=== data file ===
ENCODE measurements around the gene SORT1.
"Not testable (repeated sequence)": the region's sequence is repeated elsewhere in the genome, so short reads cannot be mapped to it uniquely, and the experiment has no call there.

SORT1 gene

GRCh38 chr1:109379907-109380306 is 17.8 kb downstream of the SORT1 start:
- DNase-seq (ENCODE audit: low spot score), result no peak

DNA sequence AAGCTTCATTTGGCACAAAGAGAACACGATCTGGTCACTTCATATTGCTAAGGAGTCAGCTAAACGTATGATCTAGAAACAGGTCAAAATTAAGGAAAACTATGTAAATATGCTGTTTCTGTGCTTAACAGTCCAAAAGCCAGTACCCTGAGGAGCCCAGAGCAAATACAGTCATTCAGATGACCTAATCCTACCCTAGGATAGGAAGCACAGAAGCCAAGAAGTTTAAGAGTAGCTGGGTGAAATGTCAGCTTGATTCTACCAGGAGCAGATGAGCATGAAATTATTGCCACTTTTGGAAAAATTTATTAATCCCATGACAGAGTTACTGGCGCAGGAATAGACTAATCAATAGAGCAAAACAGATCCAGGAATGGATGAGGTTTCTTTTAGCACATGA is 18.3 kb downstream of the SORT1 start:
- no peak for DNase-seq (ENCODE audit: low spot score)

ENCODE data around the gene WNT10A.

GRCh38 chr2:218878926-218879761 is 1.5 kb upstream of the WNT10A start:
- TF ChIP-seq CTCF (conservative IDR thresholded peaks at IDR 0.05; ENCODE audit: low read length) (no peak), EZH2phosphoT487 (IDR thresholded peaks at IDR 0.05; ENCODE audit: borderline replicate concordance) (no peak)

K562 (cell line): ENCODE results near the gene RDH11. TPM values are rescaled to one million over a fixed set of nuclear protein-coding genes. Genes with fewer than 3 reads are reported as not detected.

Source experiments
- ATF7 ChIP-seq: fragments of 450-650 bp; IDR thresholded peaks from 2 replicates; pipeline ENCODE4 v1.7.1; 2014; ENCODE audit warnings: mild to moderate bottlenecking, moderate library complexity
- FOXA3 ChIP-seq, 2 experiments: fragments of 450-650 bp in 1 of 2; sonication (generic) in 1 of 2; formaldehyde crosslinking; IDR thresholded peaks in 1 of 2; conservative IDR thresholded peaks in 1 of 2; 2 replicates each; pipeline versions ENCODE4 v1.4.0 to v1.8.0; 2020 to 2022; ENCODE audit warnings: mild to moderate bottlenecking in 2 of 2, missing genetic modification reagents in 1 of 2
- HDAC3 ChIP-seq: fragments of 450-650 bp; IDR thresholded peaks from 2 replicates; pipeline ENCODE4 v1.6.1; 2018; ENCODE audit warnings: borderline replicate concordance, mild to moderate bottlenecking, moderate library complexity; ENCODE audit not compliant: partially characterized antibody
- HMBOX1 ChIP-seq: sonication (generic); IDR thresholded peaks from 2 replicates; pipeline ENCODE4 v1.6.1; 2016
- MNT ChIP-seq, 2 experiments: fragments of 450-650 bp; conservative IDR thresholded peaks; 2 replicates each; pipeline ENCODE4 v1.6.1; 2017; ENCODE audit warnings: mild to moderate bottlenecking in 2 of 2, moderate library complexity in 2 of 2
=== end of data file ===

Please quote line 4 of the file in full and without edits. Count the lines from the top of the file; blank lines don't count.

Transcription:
GRCh38 chr1:109379907-109380306 is 17.8 kb downstream of the SORT1 start: